When I first learned to crochet in January of 1998, I had no clear sense of where it would take me; I only knew that it was something I felt compelled to learn.
One of the first major projects I attempted was an afghan known as the Better Homes & Garden Granny Square Sampler.
Composed of a variety of granny square designs, the directions in the book were variable. Some were spot on, some were partially correct, and some were completely unrelated to the square depicted.
At the time, I lacked the skill and familiarity needed to decode the photos and create the squares as they appeared, but a dozen years later, I finally had the skill set, the determination, and the time to get it done, the result of which was this afghan:
And I was quite happy with it, but it differed from the one depicted on the cover of the book in that it was joined (as the instructions directed) with hundreds of whip stitches.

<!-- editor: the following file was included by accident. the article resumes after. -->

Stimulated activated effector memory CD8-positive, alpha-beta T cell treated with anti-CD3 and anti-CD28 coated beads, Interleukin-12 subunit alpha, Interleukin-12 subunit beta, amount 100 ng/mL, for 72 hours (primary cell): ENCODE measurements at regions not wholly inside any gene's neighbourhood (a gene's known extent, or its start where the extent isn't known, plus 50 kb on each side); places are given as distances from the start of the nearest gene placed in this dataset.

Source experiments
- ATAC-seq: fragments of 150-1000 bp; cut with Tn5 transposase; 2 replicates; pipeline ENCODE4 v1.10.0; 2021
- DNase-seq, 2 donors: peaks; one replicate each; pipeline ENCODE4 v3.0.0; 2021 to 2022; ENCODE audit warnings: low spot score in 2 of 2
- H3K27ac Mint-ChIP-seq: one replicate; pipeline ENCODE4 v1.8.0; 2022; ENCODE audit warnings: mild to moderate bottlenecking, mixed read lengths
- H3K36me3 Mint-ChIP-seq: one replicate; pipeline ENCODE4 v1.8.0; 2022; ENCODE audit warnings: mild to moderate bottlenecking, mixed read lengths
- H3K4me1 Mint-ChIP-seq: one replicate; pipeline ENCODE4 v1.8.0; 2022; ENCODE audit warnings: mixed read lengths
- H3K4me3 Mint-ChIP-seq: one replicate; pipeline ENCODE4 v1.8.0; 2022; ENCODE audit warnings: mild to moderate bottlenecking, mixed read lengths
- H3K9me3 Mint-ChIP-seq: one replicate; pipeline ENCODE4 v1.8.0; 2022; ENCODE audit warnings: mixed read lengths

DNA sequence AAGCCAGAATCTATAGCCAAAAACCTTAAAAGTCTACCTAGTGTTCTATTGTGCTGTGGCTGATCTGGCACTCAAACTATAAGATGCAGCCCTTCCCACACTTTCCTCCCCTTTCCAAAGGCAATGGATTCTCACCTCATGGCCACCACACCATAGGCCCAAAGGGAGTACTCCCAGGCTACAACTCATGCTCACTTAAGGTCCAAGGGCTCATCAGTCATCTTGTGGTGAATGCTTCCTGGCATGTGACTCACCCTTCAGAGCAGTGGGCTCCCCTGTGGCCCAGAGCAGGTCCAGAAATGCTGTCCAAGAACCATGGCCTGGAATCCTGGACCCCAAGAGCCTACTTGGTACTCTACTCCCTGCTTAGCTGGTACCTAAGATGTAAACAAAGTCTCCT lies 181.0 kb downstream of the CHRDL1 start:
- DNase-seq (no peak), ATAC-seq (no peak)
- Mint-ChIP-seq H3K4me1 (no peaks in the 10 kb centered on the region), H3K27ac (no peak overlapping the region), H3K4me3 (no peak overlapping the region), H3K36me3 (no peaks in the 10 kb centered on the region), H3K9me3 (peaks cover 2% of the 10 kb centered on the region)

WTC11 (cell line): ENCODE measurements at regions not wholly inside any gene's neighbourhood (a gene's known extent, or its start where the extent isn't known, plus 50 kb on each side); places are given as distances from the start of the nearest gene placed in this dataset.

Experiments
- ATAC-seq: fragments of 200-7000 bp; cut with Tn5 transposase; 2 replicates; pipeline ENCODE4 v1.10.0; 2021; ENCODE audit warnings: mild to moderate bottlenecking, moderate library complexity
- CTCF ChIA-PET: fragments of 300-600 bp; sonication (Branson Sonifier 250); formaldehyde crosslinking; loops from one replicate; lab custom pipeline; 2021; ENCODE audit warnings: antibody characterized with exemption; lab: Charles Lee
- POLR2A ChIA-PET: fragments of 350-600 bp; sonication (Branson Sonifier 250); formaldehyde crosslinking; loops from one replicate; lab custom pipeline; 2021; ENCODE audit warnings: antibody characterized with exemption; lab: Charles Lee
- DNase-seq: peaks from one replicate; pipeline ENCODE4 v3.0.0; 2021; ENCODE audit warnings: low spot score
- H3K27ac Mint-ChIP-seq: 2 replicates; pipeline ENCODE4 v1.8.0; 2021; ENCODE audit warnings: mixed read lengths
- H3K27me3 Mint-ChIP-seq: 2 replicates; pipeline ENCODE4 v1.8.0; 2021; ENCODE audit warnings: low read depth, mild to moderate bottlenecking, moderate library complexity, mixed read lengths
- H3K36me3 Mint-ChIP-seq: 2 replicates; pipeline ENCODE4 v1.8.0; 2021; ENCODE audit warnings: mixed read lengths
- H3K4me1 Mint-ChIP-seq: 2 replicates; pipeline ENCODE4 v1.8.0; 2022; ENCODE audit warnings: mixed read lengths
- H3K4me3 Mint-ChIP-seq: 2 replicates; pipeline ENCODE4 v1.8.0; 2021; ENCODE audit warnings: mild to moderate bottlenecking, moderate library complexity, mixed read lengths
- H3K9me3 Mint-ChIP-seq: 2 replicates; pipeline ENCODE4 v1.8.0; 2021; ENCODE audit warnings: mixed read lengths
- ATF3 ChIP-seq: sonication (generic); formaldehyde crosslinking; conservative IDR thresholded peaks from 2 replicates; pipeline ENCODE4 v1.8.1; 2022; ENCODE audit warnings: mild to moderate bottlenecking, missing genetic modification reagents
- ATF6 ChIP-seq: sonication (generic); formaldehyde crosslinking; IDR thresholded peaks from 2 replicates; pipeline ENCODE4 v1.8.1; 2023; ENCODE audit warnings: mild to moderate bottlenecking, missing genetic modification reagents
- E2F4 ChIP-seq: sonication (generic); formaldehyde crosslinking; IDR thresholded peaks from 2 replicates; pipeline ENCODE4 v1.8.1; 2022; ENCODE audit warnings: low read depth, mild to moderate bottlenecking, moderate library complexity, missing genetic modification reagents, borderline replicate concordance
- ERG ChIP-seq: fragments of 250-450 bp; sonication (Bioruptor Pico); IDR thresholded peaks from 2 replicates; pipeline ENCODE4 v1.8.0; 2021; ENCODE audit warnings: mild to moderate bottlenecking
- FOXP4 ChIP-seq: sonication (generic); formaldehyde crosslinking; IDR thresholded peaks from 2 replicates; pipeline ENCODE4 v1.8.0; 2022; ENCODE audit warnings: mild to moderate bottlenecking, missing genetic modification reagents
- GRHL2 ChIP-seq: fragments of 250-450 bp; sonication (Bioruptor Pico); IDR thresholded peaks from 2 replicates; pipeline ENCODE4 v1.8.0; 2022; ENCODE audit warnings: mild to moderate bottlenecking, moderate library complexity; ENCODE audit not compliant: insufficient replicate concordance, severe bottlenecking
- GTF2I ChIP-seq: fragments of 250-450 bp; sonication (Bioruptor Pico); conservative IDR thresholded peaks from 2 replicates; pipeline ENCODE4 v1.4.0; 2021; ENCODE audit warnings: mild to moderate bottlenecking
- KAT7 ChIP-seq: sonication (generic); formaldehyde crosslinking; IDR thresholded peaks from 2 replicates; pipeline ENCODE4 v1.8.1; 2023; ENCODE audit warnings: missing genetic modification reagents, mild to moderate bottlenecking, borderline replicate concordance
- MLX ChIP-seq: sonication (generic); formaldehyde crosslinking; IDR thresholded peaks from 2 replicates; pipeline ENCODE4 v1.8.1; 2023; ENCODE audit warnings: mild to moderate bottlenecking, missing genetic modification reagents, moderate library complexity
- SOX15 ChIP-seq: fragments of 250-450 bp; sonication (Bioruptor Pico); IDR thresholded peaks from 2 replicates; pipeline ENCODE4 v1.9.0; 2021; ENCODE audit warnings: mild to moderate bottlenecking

Although it had clearly been assembled using a join-as-you-go technique, I was not, at that point, comfortable with the join-as-you-go method, so I opted to follow three directions.
Eventually, however, I wanted to try to make it as shown and capture the movement that the join-as-you-go technique afforded, and after some missteps here and there, I completed my second effort:
Which got “discovered” by a beachwear company and was featured on a surfboard in the summer of 2014:
So when the opportunity to crochet a hat for the granddaughter of a friend from high school presented itself, I jumped at the chance. If I have learned anything from crochet, it is that you don’t always know what the nature of the opportunity you are being presented with ultimately is.
So after scouring baby hay patterns, I decided to go with a cupcake inspired design.
I expect to have it done and in the mail before the sun sets on tomorrow, and I hope the baby girl for whom it is intended will experience at least a fraction of the joy wearing it that I have (and will have) making it.
Sometimes you change your craft; sometimes your craft changes you, and there is really no way to know until you take hook to yarn and move forward one stitch at a tine.